With execution dates now set for two men on death row in Missouri, the state is on track to be the first to use the drug propofol for the administering of the death penalty. Propofol, a sedative thrust into the spotlight with the death of Michael Jackson, is unchartered territory when it comes to capital punishment and some critics are now raising concerns about whether the drug has been properly vetted and is an appropriate execution method.
"Missouri is about to use a new drug that no other state has used, that has never been used in executions," Richard Dieter, executive director of the Death Penalty Information Center, tells Daily RFT, adding, "You never want to experiment with humans."
One of the subjects of this so-called "experiment" will be Joseph Franklin, a convicted serial killer and white supremacist who famously shot Hustler publisher Larry Flynt, allegedly because he was enraged about the appearance of an interracial couple in the magazine.
See also: - Joseph Franklin, Serial Killer Who Shot Larry Flynt, Gets Execution Date in Missouri - Attorney General Wants Execution Dates For Two Men On Death Row - Chris Koster Says Gas Chamber May Be Only Option Due To Legal Battles
As we reported last week, the Missouri Supreme Court has granted the state's motion to set execution dates for two men who have exhausted appeals of their death sentences. Attorney General Chris Koster, who has been pushing for these executions for several years, announced that Franklin will be executed on November 20, 2013, and Allen Nicklasson, another convicted killer on death row, will be executed on October 23, 2013.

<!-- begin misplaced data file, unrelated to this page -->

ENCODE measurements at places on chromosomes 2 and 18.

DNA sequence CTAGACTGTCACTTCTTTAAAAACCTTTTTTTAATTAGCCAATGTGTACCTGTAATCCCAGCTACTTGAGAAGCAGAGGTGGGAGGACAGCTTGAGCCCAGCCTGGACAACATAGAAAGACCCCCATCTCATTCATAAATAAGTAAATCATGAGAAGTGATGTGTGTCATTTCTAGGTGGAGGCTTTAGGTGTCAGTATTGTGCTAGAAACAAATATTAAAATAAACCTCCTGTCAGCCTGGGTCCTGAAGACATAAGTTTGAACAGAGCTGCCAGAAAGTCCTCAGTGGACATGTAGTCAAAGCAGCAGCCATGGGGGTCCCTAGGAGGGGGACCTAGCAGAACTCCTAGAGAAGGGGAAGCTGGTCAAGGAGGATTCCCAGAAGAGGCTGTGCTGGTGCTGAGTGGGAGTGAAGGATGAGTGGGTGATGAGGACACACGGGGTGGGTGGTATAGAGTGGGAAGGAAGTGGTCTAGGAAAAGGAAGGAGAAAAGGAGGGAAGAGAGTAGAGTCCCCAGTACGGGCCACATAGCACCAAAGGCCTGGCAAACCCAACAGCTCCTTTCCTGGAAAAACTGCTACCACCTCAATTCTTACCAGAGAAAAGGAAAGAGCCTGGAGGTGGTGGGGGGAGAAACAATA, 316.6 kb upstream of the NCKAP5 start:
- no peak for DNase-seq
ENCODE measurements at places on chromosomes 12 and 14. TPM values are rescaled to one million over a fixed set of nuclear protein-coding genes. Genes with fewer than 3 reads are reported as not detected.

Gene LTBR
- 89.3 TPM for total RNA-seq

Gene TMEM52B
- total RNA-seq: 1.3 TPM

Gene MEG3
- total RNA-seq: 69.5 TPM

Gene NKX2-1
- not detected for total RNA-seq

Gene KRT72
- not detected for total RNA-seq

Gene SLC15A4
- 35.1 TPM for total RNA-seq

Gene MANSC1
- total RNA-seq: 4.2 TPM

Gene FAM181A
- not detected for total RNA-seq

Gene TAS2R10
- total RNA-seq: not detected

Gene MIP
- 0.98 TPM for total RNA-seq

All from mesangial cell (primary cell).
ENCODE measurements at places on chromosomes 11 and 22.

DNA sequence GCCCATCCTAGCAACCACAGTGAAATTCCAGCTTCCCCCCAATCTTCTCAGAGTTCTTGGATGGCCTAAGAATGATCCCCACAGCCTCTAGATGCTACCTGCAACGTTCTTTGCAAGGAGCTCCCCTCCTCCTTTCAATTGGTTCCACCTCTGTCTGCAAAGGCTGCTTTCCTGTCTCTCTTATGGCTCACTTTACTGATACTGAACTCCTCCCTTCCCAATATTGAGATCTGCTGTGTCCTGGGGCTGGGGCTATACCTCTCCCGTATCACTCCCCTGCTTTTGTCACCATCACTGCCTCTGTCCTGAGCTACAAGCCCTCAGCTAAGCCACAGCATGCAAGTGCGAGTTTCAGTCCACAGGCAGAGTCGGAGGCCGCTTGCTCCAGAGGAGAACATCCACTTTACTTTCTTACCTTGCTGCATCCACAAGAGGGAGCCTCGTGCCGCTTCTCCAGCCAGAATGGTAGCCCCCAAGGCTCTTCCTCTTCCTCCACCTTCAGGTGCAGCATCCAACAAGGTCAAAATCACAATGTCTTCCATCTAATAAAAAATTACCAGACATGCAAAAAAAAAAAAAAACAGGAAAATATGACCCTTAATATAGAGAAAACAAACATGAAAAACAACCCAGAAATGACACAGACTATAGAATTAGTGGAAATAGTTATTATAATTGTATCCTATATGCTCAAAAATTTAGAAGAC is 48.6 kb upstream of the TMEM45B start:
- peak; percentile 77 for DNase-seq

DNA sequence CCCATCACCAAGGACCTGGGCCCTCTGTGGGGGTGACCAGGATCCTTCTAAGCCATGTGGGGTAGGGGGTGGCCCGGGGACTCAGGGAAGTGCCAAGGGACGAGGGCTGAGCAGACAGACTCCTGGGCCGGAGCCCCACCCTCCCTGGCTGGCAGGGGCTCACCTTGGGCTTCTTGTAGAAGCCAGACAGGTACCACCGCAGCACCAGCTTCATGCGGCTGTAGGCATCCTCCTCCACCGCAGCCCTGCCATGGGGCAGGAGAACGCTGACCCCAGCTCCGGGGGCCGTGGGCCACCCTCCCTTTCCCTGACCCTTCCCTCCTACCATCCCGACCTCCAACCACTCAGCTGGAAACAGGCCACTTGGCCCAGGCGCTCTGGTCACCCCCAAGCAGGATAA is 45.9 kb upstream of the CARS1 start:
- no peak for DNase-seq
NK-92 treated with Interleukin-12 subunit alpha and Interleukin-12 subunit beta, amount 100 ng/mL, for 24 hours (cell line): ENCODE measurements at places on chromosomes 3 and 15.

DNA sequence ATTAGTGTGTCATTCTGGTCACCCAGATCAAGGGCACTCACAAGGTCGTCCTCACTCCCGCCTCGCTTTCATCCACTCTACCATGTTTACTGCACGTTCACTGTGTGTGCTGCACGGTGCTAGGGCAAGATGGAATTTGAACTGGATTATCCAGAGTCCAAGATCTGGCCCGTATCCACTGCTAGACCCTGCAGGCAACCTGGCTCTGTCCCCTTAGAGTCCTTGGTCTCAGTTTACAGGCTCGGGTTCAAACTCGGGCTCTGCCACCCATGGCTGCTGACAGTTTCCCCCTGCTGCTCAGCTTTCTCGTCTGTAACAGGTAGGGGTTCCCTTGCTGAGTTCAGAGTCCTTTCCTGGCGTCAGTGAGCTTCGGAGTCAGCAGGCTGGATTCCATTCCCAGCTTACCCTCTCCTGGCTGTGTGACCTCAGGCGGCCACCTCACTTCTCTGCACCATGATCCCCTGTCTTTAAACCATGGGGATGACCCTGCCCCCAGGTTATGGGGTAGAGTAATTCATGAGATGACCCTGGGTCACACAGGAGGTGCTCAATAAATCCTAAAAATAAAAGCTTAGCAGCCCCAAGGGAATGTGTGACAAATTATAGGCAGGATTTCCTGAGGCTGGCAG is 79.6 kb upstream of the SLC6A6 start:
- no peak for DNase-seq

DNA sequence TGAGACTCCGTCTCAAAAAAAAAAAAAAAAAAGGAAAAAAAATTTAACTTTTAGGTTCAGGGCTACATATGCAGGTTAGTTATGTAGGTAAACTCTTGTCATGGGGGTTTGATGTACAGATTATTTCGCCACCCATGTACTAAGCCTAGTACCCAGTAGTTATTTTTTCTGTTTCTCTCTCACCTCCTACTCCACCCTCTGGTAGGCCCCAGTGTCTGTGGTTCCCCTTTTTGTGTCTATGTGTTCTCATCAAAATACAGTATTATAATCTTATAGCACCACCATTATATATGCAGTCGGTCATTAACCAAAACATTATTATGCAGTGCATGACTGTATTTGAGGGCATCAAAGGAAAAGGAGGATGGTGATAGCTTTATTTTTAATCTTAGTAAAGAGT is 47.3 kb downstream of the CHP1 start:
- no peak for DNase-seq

Koster renewed the call for these dates earlier this summer, arguing that the courts cannot keep delaying due to pending federal litigation -- and noting that the state's limited supply of propofol is set to expire. Further delays, he threatened, could force Missouri to resort to the decades-old method of the gas chamber.
The court's latest action has prompted advocates critical of the death penalty to newly scrutinize the drug Missouri could likely use within just two months.
"Some explanation would be helpful for the public and certainly for the defendants who are about to be executed," says Dieter, who heads the nonprofit death penalty group that raises awareness and tracks capital punishment across the country.
The group, he says, wants to know "whether it's all going to be humane and proper...or whether they are just going ahead because they don't want these drugs to expire..."
"Has this been well-vetted?" he continues. "Who have they consulted with that are experts?... What are the adverse reactions? What kind of people are allergic to this? How long would it take? What would be the dosage? What might be the experience?"
Missouri, he argues, is saying, "'We've picked it. Trust us.'"
Propofol got national attention in the aftermath of Michael Jackson's death, a result of an apparently lethal dose of the drug provided by his doctor. According to an ABC News report, propofol is typically administered to patients undergoing surgery or another medical procedure and is a fast-acting drug that makes patients unconscious within seconds. It's very potent and sometimes referred to as the "milk of amnesia."
Incidentally, just this past week, Jackson's ex-wife testified that he twice used propofol as a sleep aid in the 1990s.
Continue for more about the debate in Missouri, including response from the attorney general's office.
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